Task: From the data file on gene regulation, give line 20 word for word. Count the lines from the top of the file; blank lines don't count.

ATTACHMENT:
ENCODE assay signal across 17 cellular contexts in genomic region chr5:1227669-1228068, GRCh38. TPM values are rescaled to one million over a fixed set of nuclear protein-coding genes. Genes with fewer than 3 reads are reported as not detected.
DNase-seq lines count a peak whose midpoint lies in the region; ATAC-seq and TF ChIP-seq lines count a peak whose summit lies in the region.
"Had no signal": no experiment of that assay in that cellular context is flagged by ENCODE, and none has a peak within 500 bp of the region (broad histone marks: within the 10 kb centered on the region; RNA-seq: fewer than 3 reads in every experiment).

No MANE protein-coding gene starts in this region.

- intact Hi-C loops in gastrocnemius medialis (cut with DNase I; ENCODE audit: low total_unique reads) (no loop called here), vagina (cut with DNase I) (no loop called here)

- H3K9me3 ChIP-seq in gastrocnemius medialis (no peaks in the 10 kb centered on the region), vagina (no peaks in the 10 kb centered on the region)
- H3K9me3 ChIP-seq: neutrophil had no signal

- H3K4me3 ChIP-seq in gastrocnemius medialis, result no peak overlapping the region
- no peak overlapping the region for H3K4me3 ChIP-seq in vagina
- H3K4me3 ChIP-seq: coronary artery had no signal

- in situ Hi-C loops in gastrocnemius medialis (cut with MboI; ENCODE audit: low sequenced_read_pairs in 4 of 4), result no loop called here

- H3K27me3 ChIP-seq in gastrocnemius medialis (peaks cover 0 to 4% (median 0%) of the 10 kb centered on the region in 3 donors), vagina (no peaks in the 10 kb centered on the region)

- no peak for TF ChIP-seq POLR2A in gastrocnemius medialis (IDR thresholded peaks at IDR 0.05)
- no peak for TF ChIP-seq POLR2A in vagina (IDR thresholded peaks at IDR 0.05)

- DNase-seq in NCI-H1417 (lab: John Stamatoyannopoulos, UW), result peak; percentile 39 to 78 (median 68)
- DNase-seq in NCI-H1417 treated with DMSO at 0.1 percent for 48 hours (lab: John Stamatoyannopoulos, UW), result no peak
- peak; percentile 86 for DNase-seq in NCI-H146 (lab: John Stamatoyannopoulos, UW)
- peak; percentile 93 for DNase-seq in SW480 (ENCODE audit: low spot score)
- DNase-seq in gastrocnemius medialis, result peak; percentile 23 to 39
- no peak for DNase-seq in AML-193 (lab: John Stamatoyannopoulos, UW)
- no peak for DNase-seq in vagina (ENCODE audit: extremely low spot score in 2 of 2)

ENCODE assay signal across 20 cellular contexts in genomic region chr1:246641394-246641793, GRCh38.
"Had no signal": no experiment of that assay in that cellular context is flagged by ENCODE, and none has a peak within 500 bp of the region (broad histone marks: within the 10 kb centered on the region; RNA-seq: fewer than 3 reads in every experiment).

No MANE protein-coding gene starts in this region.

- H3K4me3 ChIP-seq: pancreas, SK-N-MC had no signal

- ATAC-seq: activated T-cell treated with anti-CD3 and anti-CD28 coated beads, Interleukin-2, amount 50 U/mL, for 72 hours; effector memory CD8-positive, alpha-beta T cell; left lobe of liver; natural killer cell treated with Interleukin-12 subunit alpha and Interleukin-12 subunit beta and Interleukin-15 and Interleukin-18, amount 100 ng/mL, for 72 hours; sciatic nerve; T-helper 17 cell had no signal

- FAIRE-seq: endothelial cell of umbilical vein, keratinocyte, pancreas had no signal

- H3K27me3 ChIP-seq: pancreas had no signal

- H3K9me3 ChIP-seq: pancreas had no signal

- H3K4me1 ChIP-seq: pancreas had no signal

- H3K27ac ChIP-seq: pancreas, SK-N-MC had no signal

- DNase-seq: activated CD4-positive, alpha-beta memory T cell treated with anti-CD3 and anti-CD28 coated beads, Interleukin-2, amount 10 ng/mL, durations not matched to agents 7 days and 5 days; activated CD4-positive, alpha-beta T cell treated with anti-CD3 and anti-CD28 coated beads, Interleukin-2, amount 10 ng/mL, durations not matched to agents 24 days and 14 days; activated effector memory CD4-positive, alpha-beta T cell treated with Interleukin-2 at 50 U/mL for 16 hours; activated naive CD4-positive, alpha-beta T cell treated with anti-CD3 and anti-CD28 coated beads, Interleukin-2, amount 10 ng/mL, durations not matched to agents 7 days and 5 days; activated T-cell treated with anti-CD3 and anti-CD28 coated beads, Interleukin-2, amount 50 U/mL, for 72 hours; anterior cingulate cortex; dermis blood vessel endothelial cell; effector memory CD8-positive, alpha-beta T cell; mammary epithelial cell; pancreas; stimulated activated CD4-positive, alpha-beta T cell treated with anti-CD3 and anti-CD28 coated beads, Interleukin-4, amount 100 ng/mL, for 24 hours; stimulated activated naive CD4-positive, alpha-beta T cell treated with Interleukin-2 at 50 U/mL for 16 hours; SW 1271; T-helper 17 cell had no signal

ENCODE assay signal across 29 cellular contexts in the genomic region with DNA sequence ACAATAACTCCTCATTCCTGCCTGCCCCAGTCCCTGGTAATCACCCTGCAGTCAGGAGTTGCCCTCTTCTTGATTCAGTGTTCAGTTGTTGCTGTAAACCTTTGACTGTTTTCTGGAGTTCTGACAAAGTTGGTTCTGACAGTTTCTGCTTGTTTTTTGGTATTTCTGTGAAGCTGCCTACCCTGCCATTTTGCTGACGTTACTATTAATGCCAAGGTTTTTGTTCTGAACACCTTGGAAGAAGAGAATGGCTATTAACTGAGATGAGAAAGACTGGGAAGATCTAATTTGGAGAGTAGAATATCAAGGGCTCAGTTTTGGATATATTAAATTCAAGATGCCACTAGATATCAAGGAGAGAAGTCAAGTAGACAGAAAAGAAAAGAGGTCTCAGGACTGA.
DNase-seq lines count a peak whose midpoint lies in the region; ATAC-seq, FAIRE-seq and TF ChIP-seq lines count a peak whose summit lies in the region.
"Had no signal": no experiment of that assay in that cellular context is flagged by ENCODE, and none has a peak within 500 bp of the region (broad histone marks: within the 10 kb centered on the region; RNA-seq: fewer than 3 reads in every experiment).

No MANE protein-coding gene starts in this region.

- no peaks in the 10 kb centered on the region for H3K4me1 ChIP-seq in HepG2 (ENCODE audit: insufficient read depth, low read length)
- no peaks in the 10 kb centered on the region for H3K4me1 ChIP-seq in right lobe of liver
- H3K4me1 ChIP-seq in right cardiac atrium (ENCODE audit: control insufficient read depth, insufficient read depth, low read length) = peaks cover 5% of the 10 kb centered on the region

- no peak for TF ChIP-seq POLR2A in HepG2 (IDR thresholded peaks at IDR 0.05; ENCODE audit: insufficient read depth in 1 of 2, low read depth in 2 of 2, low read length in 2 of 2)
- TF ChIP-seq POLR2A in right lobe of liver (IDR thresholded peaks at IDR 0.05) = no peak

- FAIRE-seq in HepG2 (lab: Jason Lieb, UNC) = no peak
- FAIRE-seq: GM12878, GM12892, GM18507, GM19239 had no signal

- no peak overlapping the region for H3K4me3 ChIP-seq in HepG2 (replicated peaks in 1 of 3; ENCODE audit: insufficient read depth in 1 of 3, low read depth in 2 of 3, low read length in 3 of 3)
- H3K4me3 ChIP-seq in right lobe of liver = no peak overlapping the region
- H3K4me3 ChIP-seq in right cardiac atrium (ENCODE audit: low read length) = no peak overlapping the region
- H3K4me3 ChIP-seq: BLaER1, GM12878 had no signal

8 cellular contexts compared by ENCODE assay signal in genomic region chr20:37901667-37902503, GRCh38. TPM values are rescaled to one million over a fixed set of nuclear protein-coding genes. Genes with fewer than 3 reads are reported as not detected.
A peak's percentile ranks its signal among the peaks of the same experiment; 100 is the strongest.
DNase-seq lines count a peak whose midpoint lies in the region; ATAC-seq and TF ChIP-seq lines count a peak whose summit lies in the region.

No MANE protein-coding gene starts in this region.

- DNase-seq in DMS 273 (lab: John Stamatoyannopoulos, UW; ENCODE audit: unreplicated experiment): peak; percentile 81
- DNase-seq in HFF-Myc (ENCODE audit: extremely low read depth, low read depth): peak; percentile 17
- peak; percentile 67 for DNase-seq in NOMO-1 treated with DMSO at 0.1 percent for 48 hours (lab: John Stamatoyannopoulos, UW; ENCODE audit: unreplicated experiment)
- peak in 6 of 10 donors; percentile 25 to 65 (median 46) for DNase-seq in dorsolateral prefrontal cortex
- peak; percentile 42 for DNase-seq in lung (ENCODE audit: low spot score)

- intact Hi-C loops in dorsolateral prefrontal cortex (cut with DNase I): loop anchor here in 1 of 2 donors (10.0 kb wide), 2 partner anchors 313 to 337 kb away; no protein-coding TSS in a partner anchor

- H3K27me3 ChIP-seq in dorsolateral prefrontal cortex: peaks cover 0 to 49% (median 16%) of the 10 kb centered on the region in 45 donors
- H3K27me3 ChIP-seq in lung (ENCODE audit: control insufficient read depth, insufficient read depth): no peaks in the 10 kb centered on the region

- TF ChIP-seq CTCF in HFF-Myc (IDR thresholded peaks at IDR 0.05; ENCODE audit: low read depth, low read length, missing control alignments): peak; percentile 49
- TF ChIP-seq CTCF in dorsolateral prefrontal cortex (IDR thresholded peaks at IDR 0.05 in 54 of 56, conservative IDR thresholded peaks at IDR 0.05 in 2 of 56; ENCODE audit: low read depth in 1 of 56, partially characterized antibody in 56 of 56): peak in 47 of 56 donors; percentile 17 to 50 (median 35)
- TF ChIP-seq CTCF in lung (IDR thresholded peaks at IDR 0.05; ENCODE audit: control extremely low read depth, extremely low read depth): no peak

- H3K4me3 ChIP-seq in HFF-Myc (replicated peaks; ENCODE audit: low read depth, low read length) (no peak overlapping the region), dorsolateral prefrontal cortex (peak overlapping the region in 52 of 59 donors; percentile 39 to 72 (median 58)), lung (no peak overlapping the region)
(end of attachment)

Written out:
- no peak for DNase-seq in AML-193 (lab: John Stamatoyannopoulos, UW)